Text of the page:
Sunday, September 1, 2013

Early Goose Season Allows Hunters To Target Stay-At-Home Birds

By Bob Frye 

Lower Burrell native and chairman of the Allegheny chapter
of Delta Waterfowl Don Taylor (left) and Clinton native and member
of Delta Waterfowl Ryan Slaney, 23, set up their blinds in a
demonstration for preparing for the September resident
goose season Saturday

Undoubtedly, a lot of people will start their Labor Day holiday by sleeping late and enjoying a leisurely morning.

Don Taylor won't be among them.

The Lower Burrell man will be up, dressed and out the door hours before the sun has shouldered aside the night. Anticipation will have made sleep impossible anyway.
But that's the nature of obsession.

Pennsylvania's resident Canada goose hunting season begins Monday. It's the first opportunity of the year for waterfowlers, and Taylor will be out there looking to knock a few birds out of the sky.

“It's a rush unlike anything else in Pennsylvania. It's a completely different experience, to call birds in, to make them come to you,” said Taylor, who serves as chairman of the Allegheny Chapter of Delta Waterfowl.

Wildlife managers wish there were more Taylors out there. Pennsylvania's resident geese — birds that live in the state year-round, rather than migrating — number about 279,000. The population goal is 150,000.

“Canada geese remain abundant in the state. Really, they're overabundant,” said Kevin Jacobs, the Pennsylvania Game Commission's waterfowl biologist.

Yet only about 30,000 people will hunt them this year, if history holds, a pittance in a state where 150,000 people pursue squirrels, 240,000 chase spring turkeys and 800,000 hunt deer. Jacobs said that's partly due to the unique economic barriers of the sport; decoys, for example, can be $150 or more for a half dozen.

“It takes a motivated individual to do it,” Jacobs said.

Hunters — even new waterfowlers — can have some success at this time of year without first having to acquire a garage full of gear, though, Taylor said. In fact, early-season waterfowling is the easiest waterfowling.

The flocks out there now are full of younger birds. They've never been shot over, and that lack of experience makes them more vulnerable than the wiser birds of later fall, he said. The fact they live in smaller family groups means they're more likely now to come in to smaller spreads, he added.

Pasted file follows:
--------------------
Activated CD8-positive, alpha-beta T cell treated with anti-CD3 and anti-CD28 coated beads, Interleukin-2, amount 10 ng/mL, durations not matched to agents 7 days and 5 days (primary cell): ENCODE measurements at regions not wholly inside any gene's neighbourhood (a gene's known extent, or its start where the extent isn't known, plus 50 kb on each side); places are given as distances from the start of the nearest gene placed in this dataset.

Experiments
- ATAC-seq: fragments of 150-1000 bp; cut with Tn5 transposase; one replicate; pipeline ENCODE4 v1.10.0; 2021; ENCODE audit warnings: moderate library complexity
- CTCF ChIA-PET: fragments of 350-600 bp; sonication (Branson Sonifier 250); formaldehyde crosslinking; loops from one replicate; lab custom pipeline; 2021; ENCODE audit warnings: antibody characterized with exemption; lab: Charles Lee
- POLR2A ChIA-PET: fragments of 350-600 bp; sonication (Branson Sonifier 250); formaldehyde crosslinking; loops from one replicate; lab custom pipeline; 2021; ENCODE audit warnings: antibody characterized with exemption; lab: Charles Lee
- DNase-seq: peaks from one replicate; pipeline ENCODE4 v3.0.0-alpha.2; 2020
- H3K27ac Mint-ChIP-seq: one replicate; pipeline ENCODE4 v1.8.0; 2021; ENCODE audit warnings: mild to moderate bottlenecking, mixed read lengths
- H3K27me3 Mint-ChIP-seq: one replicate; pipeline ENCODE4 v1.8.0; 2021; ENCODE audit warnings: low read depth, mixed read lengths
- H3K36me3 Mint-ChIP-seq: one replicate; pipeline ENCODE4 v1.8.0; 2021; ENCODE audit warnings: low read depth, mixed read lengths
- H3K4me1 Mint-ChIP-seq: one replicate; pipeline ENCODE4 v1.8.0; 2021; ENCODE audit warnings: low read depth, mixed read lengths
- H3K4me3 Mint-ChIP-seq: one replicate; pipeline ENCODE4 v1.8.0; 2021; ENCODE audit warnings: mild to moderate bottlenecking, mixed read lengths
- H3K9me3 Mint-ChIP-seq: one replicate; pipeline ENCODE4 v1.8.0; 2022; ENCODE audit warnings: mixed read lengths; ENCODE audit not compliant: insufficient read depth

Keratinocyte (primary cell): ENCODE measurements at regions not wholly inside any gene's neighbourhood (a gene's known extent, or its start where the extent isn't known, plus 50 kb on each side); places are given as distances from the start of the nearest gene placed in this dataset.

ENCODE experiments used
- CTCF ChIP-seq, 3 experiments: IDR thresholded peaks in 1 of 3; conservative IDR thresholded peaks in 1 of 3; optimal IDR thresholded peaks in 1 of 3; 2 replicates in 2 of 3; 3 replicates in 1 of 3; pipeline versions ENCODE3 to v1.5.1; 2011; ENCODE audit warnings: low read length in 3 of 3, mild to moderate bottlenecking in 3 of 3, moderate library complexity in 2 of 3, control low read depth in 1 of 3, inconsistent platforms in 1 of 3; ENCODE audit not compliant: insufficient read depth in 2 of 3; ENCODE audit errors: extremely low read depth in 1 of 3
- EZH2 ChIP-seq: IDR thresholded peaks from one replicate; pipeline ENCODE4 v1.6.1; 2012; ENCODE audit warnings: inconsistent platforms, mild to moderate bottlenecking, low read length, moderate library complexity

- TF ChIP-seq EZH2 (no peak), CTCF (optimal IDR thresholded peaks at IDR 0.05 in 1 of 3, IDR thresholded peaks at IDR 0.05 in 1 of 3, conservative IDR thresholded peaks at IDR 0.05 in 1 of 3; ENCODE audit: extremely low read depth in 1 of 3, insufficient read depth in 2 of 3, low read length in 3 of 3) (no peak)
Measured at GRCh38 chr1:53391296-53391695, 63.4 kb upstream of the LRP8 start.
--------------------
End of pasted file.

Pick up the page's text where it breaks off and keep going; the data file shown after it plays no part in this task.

That won't be the case in, say, November, “when you really can't have too many” decoys, Taylor said.

But right now, less is more.

“If I'm on the water, I generally use between six and 12 decoys. If I'm in a field, I try to mimic what I see when scouting, but not go over,” Taylor said.

Calling is less critical now than later, too, Taylor added. In fact, early in the season, he calls “only when absolutely necessary” to coax birds in.

What you do need to do is figure out where the birds want to be and make sure you get there first, he said. He calls it “getting on the X.” That “X” often involves farm fields where the birds are feeding.

Canada geese are grazers, so low-cut grass and fields are prime places to find them, Jacobs said.

“Oat stubble is a real big thing this time of year. Geese love waste oats,” Jacobs said. “If you can find fields where dairy farmers have chopped down their corn for silage, that's probably the second-best kind of habitat. Pastures are also good places to hunt, probably No. 3 on the list.”

In some places, hunters hunt fields almost exclusively. That's the case in southern Westmoreland County, said Matt Lucas, the commission's wildlife conservation officer there. In others, like central Somerset County, it's lakes surrounded by agricultural fields where hunters do best.

“We've got some bigger bodies of water, Lake Stony Creek, Indian Lake, Somerset Lake, surrounded by farm fields, and there are a lot of opportunities to hunt geese there,” said conservation officer Brian Witherite.

Wherever you hunt, you need to stay hidden.

“Concealment is probably No. 1 in waterfowl hunting. Their eyesight is so keen,” Jacobs said. “If they see anything they don't like or that looks out of place, they'll fly right by.”

If you use something like a lay-down ground blind, you need to “muddy” or “stubble” it up to make it match the cover you're in, Taylor said. If you're on a river bank or public spot where it's either illegal to build a permanent blind or unwise, in that it gives away your spots to other hunters, tucking yourself in some weeds and sitting still can be enough, he added.

Resident geese, which live around people all the time, are almost trained to ignore some things. Movement where there should be none is not one of them, he said.

He's also always sure to cover his face with a camouflage mask, too.

Follow those suggestions and you may have some success, he said. You'll at least have fun while you're learning.

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